• Share threat and defence intelligence: Promote the regular sharing – automated if possible – of indicators of compromise (IoCs), tactics, techniques and procedures (TTPs), and other pertinent threat data. Defence intelligence, such as detection rules, threat hunting playbooks and incident response playbooks should also be shared amongst stakeholders.
  • Undertake collaborative analysis: Contribute shared resources to analyse pooled data and identify patterns and potential threats while also developing and maintaining detections and incident response strategies.

Finally, the Cyber Fusion Center is the ideal model for companies to deploy a collective defence strategy in their security operations. It unites all security functions, including threat intelligence, security automation, threat response, security orchestration and incident response, in one cohesive whole, allowing real time collaboration and the easy exchange of knowledge. For example, the vulnerability management team can partner with the incident response team to effectively address a bug exploitation incident.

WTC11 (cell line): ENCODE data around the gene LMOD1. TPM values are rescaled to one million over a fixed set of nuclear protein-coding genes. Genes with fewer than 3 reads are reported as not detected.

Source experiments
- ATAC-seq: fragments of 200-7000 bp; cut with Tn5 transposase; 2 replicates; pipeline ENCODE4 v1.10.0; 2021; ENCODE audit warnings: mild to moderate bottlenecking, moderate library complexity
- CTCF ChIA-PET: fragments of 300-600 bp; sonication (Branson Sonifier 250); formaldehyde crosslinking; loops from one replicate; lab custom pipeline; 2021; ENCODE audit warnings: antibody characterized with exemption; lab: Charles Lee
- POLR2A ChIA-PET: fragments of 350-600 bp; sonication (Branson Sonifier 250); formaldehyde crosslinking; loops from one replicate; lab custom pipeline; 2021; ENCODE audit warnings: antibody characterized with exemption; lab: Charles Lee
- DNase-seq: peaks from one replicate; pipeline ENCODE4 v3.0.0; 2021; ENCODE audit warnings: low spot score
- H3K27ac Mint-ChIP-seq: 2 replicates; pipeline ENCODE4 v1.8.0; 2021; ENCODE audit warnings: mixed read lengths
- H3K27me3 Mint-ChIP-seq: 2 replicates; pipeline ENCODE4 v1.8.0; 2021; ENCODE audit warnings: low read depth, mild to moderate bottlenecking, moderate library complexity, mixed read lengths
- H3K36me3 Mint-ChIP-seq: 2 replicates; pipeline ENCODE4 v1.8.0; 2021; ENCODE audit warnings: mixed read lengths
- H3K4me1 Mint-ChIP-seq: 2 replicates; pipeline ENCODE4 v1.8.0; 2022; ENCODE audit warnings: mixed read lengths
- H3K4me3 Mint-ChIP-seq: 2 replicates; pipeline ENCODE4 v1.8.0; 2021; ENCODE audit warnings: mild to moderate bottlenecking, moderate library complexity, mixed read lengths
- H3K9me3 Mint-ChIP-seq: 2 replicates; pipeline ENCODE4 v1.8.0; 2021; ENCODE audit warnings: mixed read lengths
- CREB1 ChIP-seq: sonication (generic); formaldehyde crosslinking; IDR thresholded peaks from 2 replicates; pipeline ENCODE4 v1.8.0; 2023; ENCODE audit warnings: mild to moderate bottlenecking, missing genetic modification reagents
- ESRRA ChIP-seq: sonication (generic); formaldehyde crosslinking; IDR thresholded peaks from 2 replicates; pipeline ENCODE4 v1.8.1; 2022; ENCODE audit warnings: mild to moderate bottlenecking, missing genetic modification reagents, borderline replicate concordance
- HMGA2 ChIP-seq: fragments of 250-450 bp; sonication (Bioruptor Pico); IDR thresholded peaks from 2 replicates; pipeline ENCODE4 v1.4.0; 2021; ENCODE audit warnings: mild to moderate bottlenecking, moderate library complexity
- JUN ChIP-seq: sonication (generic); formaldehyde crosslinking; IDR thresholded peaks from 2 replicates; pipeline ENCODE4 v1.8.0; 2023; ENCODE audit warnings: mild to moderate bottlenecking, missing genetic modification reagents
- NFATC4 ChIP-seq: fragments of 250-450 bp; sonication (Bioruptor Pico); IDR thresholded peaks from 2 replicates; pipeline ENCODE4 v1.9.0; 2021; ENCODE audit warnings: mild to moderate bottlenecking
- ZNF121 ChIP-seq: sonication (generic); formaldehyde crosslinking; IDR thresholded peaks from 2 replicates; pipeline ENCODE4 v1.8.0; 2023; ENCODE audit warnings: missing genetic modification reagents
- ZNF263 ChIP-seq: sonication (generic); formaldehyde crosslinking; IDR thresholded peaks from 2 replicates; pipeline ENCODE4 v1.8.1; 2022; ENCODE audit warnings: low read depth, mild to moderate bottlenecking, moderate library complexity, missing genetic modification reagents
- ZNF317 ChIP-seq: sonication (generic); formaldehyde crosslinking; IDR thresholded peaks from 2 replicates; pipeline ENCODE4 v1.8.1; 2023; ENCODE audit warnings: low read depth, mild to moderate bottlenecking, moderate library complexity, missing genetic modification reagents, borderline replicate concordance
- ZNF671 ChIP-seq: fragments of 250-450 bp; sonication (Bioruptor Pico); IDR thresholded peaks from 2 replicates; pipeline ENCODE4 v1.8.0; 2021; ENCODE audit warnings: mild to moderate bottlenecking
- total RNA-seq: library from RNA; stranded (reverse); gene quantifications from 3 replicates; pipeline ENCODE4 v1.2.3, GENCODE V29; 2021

These steps will enable you to build a culture of collaboration, where diverse organisations can deploy a collective defence strategy, which will improve their ability to protect against – and respond to – cyberthreats of all types.

Ultimately, the world is confronted with ever-shifting, fast-evolving threats of all kinds, and, given our increasing reliance on digital technology to monitor, control and shape all aspects of modern life, cyberthreats are among the most dangerous. This means organisations must begin to connect with other entities and build resilient, trusted and secure response networks that can share vital data, techniques and strategies in real-time. Your journey towards a collective intelligence and defence approach starts today.